A “toolbox style” Exile build focused around using Aesop’s Pawnshop, Scheherazade, Cache and Sahasrara to generate economy. It runs a large number of one-of specialty programs such as Deus Ex, Sharpshooter and D4v1d to instantly and cheaply deal with threats. Test Run, Scavenge and Clone Chip get value from Exile’s ability. Variant: A Hayley variant exists that similarly uses the large number of low-cost installs to use Hayley’s ability as often as possible.
This deck is built around a reasonably obscure interaction between Pawn and Scheherezade, causing the runner to gain a credit and draw a card on every successful run.
Utilises Personal Workshop and Stimhack to exploit the credits gained by Nasir’s ID power. Like many Shaper builds, a toolbox approach with a large number of one-of programs makes the deck very flexible. Notable for it’s unorthodox economy, ignoring Sure Gamble in favour of Order of Sol and Stimhack.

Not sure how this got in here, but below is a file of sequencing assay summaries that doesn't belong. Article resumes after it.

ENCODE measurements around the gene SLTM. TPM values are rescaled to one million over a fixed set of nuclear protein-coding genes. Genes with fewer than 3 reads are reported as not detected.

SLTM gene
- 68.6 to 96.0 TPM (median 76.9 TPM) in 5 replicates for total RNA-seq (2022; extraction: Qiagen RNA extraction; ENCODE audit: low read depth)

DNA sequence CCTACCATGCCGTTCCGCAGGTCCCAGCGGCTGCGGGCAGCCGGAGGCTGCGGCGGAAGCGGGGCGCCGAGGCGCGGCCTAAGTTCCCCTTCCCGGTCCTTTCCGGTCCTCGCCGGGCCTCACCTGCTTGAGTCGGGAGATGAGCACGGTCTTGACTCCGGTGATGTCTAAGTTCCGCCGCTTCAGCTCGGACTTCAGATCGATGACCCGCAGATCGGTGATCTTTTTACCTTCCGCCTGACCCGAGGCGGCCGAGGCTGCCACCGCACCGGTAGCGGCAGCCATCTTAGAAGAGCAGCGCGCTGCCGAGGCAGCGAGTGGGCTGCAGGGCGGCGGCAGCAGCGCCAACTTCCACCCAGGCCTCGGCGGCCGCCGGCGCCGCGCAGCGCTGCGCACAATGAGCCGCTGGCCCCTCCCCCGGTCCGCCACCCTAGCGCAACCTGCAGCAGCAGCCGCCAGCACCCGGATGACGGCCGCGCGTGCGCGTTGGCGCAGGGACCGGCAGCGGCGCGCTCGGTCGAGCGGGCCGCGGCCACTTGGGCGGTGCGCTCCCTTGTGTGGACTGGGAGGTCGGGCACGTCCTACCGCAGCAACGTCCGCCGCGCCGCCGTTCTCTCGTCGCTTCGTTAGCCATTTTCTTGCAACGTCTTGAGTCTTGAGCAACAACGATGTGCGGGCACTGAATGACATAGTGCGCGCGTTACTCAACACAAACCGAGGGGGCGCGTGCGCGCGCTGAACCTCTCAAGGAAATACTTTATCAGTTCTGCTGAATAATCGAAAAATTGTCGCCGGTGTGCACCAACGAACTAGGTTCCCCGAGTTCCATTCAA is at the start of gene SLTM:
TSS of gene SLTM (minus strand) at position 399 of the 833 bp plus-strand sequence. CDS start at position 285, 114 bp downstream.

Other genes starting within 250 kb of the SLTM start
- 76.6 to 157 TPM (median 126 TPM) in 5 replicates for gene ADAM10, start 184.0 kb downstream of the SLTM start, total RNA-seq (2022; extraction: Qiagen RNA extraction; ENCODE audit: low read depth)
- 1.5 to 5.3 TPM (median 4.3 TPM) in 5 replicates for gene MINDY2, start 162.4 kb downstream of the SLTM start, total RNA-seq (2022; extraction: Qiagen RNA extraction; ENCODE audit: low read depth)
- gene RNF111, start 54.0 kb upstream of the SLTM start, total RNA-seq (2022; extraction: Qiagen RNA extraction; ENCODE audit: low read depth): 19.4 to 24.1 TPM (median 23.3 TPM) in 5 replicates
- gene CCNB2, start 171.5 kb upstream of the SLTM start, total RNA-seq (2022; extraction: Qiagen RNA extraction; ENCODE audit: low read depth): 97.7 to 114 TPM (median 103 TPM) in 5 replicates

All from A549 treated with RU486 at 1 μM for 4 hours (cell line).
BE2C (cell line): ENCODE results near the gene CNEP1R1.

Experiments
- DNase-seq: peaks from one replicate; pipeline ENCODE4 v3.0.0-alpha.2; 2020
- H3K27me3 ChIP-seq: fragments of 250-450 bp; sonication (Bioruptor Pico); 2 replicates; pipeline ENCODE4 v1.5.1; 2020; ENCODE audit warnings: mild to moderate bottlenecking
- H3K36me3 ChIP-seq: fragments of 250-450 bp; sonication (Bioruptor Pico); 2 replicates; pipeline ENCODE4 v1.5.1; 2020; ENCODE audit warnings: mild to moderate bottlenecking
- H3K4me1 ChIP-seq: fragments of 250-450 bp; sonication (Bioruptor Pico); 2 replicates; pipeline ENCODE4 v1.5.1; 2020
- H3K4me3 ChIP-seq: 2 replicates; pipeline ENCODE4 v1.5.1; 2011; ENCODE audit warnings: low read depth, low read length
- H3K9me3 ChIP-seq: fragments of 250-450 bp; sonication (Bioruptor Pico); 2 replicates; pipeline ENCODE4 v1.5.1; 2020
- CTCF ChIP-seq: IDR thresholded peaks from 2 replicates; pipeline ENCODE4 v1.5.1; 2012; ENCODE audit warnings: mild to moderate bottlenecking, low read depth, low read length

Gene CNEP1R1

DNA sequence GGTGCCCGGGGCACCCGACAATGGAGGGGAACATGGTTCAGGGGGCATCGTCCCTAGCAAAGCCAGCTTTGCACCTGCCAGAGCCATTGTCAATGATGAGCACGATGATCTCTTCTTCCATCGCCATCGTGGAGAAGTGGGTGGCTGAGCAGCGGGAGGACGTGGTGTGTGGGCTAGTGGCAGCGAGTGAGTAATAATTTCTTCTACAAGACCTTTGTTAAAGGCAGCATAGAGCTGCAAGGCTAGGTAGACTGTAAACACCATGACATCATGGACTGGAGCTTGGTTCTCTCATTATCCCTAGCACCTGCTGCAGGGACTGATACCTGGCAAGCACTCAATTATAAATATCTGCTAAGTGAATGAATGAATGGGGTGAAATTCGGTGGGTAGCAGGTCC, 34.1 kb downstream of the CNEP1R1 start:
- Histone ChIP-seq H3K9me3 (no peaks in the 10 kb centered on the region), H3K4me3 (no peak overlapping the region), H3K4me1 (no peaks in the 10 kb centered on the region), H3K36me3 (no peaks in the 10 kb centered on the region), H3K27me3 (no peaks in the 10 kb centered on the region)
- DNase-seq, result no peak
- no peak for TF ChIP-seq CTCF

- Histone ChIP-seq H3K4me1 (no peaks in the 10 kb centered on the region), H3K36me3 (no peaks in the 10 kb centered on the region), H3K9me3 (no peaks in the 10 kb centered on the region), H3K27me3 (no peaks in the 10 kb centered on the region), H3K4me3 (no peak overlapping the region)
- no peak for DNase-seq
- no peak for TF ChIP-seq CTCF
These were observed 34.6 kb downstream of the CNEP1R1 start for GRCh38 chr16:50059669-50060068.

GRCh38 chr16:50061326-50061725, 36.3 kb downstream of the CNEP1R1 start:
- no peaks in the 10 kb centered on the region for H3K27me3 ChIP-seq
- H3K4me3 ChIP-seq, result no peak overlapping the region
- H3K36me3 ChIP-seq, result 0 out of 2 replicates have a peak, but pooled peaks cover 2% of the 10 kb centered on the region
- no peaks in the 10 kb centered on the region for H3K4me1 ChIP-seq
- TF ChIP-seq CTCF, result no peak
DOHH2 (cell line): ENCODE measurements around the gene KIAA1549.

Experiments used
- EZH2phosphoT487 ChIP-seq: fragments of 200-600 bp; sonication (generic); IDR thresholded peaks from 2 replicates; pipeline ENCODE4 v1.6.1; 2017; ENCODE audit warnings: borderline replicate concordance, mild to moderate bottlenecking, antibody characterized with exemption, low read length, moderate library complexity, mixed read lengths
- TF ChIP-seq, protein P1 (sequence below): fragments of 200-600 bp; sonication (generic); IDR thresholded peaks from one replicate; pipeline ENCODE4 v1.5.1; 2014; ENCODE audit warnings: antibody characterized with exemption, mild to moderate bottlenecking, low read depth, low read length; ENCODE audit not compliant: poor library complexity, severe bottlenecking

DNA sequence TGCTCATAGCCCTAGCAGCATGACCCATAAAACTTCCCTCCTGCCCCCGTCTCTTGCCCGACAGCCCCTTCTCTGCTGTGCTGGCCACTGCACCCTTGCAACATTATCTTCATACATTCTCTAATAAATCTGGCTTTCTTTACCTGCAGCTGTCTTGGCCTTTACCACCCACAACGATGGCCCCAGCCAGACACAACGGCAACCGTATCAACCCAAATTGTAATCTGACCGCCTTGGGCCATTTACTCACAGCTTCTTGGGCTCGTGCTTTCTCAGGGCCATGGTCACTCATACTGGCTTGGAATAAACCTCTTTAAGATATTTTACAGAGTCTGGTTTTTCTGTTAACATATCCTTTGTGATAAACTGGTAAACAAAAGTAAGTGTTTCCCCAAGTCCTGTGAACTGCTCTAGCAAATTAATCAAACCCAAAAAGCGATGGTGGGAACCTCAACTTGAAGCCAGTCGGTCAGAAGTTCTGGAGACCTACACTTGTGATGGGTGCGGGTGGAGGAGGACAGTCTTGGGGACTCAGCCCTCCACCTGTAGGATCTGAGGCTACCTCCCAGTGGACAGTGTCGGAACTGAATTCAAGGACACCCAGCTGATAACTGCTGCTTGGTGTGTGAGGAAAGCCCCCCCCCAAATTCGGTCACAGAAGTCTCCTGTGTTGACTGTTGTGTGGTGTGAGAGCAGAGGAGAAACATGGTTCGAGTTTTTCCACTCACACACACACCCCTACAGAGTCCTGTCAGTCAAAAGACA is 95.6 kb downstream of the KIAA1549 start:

As the name suggests, a hybrid of Katman and Solidarity Nasir. The economy is the main differential from the Katman variant, using Personal Workshop for unpredictable credit swings. Desperado is usually not used.
Installs Data Leak Reversal, Paparazzi, resource protection (Wireless Net Pavilion, Fall Guy) and click gaining cards (Hyperdriver, All-Nighter), then hits Data Leak Reversal non-stop. Hayley’s ability is used to reduce setup time.
A combo deck relying on Magnum Opus, Theophilius Bagbiter and Game Day to make piles of credits and then draw your entire deck into your hand at once. Once this is done, Faust is used to get to 4 points with high impact runs like The Maker’s Eye. Finally, Hyperdriver and Vamp are used to reduce the Corp to 0 credits, run on every central server and play 3x Notoriety for the win.
Aims to combo Surfer and Paintbrush in order to encounter the outermost piece of ice and ride it into the innermost position of the server, breaking it with stealth credits for cheap.
Probably the first major deck after Order and Chaos, Eater MaxX is named after the two most important cards in it. This deck aims to spam as many “access replacement” effects as possible, primarily Account Siphon, Wanton Destruction and Keyhole. It caused a huge meta shift when first introduced as many players weren’t used to the level of aggression made possible by the MaxX/Eater combo.